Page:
Data Flows

Data Flow Mechanisms

ZebClient processes data using various mechanisms to ensure consistency, performance, security, and high availability. There are three important mechanisms that provide these properties.

Firstly, files are split up at multiple levels to improve performance and find the right balance between keeping data flowing efficiently through the system, reducing the overhead associated with various signaling mechanisms, and making the most effective use of the resources available.

The second mechanism is with respect to the tiering mechanisms in place, combined with the means to elastically expand the storage medium that backs this tiering. The tiering mechanism itself ensures that data is offloaded to ZebClient as close as possible to the application, minimizing the time the application waits for the offload to take place. The tiers are also elastic, meaning that the tiers can be expanded as necessary in order to ensure that fast data offload is available for typical application uses cases. Being elastic, ZebClient also supports the reduction of these fast tiers in order to remain cost-effective.

The third mechanism is the erasure coding that ZebClient performs using a standard erasure coding in a K+M configuration. Whilst the main reason for coding in this way is to ensure availability for M simultaneous failures, a side-effect of this striping is the parallel write operations that can now be performed across the cluster.

Writing Data to ZebClient

The file is initially received as blocks via the particular intake protocol and then handled as logical units. These units are referred to as chunks and slices.

When the updated slice is ready, it will be further sharded according to the K+M configuration. These shards are then passed to the acceleration engine nodes, where they are persisted to the fast storage located in these nodes. The metadata associated with these shards is also updated at this time.

This logical unit of work has received ensured that the blocks received as blocks now persisted across a redundant set of nodes, according to a K+M redundancy configuration.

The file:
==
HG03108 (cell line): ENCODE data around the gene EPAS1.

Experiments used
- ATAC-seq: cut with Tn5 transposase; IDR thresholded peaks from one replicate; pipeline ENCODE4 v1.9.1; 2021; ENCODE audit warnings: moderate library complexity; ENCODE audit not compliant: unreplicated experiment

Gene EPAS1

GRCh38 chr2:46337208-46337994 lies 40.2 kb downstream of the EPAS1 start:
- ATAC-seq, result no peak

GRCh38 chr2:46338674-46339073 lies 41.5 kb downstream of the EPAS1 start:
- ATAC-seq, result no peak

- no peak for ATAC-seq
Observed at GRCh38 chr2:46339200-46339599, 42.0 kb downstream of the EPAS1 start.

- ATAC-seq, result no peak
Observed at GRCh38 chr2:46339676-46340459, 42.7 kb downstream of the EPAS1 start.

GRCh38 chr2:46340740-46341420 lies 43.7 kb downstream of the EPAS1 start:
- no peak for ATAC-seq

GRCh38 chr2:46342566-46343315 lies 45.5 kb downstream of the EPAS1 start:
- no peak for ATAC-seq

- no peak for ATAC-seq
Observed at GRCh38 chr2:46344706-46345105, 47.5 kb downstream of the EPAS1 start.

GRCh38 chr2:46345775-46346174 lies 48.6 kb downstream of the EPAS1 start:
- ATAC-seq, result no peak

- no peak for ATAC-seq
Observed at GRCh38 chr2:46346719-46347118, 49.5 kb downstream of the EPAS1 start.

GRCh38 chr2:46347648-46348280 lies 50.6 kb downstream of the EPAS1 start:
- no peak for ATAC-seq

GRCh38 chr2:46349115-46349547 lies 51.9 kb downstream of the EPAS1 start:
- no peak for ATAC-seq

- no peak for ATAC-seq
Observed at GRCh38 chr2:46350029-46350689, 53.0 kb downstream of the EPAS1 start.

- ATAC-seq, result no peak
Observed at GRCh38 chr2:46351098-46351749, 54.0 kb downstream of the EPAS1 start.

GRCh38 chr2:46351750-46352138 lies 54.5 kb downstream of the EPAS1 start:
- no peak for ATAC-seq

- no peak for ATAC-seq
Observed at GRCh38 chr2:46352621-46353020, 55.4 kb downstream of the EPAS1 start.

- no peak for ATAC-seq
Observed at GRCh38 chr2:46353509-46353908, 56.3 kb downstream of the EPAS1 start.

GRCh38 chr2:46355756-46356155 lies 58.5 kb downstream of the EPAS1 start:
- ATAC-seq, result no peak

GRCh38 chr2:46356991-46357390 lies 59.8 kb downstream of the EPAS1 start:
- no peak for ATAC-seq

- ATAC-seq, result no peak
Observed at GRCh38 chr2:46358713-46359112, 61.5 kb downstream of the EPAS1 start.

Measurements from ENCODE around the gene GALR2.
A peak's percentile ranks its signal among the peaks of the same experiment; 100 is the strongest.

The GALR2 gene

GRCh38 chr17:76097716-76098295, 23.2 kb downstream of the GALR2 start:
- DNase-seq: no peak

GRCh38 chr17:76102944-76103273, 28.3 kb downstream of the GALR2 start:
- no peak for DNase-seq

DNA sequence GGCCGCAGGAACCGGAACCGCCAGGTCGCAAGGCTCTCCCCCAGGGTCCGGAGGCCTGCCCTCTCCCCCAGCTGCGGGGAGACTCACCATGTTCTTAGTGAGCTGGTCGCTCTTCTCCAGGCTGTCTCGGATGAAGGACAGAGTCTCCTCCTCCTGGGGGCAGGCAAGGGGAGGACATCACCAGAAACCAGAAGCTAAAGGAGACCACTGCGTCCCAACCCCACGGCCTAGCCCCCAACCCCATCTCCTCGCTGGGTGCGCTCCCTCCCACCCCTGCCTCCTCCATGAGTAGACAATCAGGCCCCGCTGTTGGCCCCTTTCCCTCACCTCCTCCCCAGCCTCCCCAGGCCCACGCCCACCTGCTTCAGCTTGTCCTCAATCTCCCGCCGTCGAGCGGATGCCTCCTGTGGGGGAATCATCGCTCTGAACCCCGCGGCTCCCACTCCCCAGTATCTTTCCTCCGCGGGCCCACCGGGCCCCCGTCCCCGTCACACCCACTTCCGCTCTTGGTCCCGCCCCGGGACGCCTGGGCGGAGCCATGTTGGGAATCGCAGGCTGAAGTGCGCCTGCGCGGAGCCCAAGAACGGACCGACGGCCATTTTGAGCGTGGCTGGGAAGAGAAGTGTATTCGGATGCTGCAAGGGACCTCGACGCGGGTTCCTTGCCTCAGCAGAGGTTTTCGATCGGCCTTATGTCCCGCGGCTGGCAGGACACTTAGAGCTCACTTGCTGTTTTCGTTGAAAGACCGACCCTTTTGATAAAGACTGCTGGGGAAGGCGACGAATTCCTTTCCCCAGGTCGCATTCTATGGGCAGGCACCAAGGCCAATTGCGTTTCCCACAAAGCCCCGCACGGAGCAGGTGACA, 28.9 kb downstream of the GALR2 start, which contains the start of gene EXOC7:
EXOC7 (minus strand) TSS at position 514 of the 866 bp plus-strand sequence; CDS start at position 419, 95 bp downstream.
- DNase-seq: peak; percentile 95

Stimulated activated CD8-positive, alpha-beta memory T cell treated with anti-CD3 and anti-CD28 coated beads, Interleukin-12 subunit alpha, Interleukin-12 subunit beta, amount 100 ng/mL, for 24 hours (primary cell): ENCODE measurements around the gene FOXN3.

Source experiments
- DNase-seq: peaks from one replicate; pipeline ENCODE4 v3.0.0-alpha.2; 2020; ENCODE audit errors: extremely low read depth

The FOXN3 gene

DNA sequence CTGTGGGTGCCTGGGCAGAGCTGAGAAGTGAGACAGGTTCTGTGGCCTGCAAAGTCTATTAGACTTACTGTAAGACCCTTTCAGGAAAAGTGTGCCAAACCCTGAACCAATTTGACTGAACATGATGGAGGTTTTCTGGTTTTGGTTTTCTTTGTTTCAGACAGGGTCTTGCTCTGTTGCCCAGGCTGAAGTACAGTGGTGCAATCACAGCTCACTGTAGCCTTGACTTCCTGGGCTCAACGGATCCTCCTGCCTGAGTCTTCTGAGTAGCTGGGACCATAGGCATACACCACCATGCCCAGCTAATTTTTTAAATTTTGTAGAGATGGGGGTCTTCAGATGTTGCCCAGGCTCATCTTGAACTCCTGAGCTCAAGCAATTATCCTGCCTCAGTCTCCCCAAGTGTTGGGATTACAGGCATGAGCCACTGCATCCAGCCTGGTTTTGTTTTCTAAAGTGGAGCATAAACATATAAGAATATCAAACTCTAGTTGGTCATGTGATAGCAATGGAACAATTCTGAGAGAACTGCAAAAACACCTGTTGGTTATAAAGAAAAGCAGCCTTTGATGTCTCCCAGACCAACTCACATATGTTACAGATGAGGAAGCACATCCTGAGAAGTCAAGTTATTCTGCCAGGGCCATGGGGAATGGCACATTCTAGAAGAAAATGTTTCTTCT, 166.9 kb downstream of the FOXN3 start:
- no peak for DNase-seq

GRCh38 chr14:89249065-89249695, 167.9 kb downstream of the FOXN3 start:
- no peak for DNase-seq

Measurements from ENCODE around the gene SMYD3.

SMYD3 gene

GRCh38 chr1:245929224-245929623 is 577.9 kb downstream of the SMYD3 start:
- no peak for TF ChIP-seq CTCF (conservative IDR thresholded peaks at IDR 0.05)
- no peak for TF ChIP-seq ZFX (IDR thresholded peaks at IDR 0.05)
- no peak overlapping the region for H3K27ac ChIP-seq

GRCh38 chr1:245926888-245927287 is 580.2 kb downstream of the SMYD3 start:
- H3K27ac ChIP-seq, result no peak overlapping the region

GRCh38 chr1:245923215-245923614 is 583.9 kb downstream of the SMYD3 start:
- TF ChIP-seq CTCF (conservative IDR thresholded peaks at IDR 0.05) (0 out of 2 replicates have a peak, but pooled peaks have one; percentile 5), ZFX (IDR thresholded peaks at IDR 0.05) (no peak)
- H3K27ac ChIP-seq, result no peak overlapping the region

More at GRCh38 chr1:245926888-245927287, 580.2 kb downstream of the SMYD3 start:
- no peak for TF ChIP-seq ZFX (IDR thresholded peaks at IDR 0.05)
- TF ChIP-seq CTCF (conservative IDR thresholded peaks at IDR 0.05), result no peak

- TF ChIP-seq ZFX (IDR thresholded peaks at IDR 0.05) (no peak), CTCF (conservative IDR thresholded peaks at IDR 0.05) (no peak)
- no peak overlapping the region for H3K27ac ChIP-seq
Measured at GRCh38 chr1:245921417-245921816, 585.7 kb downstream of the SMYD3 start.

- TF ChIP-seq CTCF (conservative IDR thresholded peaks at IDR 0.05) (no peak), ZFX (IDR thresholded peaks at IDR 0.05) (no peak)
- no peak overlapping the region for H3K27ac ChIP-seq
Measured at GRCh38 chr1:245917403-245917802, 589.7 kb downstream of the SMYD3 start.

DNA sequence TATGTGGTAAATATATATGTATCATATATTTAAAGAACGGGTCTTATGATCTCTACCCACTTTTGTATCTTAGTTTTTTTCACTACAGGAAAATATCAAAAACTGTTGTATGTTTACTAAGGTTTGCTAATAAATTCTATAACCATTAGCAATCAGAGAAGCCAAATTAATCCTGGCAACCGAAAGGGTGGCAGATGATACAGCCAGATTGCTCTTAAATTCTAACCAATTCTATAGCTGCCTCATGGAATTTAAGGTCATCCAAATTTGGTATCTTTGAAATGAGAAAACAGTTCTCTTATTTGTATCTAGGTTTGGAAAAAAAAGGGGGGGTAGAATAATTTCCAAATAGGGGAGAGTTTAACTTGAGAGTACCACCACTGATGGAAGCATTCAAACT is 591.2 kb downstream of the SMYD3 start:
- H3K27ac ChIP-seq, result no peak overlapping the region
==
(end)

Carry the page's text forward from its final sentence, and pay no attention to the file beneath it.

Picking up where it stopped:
At a later point, these shards are uploaded to object storage. Metadata associated with these shards is also transferred to object storage.

During the writing phase, ZebClient acts as a high-performance, durable, and highly-available buffer for slower object storage.

Reading Data from ZebClient

ZebClient reads shards from the object storage shard by shard. The shards contain the blocks that will eventually be passed up through the tiers. The size of the blocks is configurable and can be tuned based on the particular situation and use case. Data read will be promoted through internal data tiers. Frequently read data will be placed close to the application, ensuring the fastest access to the data. During the read phase, ZebClient, therefore, acts as a distributed caching engine, able to retrieve data from S3-compatible storage and make it available for rapid retrieval.

Read performance tuning is achieved by ensuring the highest cache hit rate for the given situation. Factors that affect the hit rate that would include cache size, prefetch strategy, eviction strategy, application access patterns, file sizes, block sizes, and read/write ratios.

Obviously, the more the cached data will be accessed by subsequent reads, providing a high cache hit rate, ZebClient can maximize the object storage read performance. The dataflow along each component of this case shows as follows:

ZebClient is able to be configured to cater to scenarios with widely differing read patterns. Typically, we increase the size of the internal data tiers to essentially provide a larger cache surface, thereby continuing to ensure a high cache hit ratio. Scenarios that would lead to larger internal data tiers are where there is a large amount of data and the application requires random access to small blocks in larger files.

Sequentially reading small files is much easier. The whole file is often read in a single request and this can be ensured with an increase in block size. Since small files are cached first before writing to object storage if a file is read soon after it is written, the read operation will hit the local cache, and an impressive performance can be expected

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